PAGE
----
This Portage Printing Photo Leads To ‘Zeppelin’ and One Very Fun Tall Tale
A wonderful photograph from Kalamazoo's past will evoke memories for many of a certain age, but the associated Facebook post may make you laugh, with a wonderful tall tale.
As more than 30,000 members of the Vanished Kalamazoo page on Facebook know, the site is like a memory filled treasure chest. And member Craig Vestal and his Portage Printing is another supplier of those memories with an annual calendar that focuses on 12 memories yearly.
So many memories
Vestal posted the cover to the upcoming 2022 calendar, a 1935 colorized photograph of Michigan Ave. from Rose Street, looking east towards Burdick, and with the post came plenty of comments on the memories it brings back.
The first thing that jumps out at you is the two-way traffic on Michigan and also on Burdick Street (what is now the Kalamazoo Mall). You can see a city buses on both streets at the intersection. High above Burdick Street is the top of the Gilmore Brothers Department Store. (the building sustained massive damage in the 1980 tornado.)
Some of the buildings from 1935 are still standing, though most of those have all been repurposed. Along the left hand side of Michigan Avenue is the Burdick Hotel (torn down almost 50 years) and the retail shops on the street level, including a coffee shop and a furrier - yes, times have changed. Across the street from the hotel were various clothing related stores and a cigar shop. Now it's the brand spanking new Exchange Building. Across Burdick Street is a building now known as the Peregrine Building. (That corner housed variations of the banks and others businesses. Past that on the old photograph, you can see the Michigan Theater.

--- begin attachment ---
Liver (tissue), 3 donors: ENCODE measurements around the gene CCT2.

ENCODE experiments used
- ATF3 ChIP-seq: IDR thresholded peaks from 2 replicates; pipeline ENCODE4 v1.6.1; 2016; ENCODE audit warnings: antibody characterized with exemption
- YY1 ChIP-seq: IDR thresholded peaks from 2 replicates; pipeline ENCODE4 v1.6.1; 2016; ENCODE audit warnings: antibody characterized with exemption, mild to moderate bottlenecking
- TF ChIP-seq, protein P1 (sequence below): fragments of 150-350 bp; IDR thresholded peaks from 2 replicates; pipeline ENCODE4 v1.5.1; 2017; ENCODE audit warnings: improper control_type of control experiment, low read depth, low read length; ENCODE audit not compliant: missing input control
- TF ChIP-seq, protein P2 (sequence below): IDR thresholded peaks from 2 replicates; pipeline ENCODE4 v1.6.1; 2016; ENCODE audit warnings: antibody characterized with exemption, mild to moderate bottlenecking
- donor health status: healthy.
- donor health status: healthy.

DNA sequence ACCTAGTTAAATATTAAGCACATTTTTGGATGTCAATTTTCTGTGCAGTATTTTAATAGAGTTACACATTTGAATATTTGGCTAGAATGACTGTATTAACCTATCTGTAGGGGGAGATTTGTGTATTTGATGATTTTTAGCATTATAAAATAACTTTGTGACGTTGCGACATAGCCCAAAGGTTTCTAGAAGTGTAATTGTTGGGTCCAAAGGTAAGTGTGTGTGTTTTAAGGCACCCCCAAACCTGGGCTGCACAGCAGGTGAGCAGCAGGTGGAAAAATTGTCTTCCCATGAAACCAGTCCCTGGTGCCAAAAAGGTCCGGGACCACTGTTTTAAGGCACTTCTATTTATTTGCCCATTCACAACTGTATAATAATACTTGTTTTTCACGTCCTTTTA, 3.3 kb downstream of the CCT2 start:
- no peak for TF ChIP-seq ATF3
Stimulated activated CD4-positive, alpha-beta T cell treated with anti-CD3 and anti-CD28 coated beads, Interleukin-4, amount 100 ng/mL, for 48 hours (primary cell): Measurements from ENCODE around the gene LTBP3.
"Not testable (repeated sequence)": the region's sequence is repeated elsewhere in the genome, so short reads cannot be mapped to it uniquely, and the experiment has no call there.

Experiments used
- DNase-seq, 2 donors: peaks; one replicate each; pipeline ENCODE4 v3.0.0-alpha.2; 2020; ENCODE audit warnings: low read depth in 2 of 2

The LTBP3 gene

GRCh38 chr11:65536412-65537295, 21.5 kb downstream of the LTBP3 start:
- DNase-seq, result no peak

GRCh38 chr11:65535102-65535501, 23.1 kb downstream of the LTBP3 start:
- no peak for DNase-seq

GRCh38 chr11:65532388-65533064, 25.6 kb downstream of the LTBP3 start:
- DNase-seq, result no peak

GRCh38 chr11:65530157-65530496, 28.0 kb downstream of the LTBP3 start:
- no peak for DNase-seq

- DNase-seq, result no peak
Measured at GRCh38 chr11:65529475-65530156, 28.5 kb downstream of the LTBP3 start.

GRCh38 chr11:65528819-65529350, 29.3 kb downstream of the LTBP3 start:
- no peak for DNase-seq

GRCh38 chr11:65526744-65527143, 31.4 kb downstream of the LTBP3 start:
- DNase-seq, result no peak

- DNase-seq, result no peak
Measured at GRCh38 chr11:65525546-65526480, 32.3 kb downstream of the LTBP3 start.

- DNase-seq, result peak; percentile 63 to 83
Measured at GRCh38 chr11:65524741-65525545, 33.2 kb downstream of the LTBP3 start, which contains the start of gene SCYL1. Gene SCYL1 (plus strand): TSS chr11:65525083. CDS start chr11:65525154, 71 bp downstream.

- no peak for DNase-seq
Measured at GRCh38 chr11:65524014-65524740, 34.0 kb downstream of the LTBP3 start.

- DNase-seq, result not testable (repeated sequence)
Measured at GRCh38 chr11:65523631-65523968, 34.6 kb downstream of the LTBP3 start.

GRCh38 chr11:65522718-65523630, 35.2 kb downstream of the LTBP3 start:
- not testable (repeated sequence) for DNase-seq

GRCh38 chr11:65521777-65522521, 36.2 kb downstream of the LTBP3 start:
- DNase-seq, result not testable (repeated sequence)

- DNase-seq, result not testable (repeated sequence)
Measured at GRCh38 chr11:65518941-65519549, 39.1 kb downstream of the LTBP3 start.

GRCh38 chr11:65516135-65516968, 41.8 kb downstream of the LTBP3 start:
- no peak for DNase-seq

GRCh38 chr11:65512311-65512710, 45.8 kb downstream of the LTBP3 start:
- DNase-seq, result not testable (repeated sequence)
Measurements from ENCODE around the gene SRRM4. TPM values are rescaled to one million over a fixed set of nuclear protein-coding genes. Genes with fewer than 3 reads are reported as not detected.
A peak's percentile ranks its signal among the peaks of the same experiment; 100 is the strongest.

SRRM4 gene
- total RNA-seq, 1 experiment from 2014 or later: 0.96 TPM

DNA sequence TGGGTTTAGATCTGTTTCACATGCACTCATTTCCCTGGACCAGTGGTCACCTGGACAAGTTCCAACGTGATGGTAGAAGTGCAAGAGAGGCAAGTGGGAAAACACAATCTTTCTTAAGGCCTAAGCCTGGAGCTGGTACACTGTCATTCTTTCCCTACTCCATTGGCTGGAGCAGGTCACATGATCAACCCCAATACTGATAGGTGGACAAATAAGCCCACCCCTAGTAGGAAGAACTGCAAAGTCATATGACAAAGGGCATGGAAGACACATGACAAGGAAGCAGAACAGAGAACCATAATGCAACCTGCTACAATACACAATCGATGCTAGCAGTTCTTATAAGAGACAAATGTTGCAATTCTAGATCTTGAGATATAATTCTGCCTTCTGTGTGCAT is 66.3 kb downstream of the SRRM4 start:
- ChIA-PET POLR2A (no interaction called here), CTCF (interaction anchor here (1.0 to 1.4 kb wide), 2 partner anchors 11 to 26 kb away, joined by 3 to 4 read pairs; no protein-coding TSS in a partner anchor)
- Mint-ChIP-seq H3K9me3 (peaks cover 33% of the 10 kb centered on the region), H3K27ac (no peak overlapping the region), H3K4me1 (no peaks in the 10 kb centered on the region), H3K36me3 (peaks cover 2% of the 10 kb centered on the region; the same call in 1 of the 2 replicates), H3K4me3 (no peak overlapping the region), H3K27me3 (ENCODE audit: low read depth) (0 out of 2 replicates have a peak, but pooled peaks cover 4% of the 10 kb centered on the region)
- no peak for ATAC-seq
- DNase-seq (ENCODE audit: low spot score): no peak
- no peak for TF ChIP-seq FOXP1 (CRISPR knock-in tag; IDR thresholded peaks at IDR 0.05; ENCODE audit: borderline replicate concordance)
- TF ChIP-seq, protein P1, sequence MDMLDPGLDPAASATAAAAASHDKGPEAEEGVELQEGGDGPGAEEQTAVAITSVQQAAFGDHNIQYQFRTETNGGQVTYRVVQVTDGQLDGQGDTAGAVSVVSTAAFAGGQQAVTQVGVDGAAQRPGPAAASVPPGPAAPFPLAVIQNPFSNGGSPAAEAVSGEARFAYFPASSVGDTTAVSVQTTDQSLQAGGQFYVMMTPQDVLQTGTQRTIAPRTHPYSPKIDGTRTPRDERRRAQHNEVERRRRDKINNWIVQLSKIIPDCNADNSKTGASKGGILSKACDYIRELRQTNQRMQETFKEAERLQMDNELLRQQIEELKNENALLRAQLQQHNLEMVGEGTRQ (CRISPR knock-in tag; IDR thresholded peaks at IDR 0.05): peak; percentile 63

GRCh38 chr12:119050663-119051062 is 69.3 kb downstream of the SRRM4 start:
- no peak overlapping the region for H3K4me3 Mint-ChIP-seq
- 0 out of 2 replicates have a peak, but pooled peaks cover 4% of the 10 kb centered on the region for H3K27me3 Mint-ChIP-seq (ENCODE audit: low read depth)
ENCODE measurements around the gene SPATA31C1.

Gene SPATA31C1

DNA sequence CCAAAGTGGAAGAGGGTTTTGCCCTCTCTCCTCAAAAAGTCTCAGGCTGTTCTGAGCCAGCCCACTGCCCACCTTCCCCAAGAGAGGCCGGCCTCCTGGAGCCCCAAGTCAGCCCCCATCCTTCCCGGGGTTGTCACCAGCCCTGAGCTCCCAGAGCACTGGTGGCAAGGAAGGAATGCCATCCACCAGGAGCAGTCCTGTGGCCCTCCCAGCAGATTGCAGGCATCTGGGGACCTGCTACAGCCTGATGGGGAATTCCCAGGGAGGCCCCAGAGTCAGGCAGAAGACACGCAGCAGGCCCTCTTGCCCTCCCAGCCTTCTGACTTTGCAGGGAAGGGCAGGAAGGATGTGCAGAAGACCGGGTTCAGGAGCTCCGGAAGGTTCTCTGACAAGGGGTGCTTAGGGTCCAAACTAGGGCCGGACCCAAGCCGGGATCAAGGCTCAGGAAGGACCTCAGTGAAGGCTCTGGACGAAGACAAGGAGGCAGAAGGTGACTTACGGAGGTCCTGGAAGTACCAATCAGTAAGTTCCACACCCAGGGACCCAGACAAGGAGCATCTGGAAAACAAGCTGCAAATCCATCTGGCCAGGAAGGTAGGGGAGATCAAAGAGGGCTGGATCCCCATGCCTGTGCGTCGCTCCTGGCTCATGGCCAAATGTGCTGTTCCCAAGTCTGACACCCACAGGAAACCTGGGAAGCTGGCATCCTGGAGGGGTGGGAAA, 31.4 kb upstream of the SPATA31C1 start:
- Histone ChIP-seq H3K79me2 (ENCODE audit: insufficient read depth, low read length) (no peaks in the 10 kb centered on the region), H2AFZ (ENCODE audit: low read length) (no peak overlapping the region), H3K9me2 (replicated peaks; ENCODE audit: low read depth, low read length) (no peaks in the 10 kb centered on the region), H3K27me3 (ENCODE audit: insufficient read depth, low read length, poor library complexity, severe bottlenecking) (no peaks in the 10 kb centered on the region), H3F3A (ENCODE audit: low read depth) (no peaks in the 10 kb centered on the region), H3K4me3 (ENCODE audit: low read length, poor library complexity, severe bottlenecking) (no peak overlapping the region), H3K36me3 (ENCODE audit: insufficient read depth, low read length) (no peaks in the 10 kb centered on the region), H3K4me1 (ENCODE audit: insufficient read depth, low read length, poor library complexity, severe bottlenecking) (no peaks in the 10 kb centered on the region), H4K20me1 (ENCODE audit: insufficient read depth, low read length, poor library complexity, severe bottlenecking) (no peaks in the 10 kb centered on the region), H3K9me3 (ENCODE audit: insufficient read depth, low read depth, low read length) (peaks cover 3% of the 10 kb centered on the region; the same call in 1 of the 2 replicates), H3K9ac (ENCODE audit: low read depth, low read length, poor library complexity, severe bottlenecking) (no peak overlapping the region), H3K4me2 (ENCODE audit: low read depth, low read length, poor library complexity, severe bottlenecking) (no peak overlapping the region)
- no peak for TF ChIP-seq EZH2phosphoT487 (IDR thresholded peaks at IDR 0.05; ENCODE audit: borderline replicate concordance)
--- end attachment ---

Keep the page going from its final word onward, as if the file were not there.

From the Depression to the early 70's, there were numerous theaters downtown. The State Theatre is the "last man standing", but there also were the Capitol, the Fuller and Uptown Theatre, and most recently the Alamo/AMC.
And one great tall tale
But if you click on the picture of the cover of the Portage Printing calendar, that's where the story gets fun. Vestal comments "The Portage Printing blimp was a beloved area attraction for many years until 1969 when it was destroyed in a tragic fire during a photo shoot for Jimmy Page's new combo."
Playing along, another commenter adds "I remember that tragic day, not long before I moved to the west coast."
Well, now I was curious. I recently found a Led Zeppelin poster from that era, so when I contacted Vestal for permission to use the image of his cover, I asked about the blimp. He said I had to understand Portage Printing has only been around for 35 years. He himself was in 10th grade in 1969.
But a hearty pat on the back for inserting himself into Led Zeppelin lore, if only for a few fleeting seconds.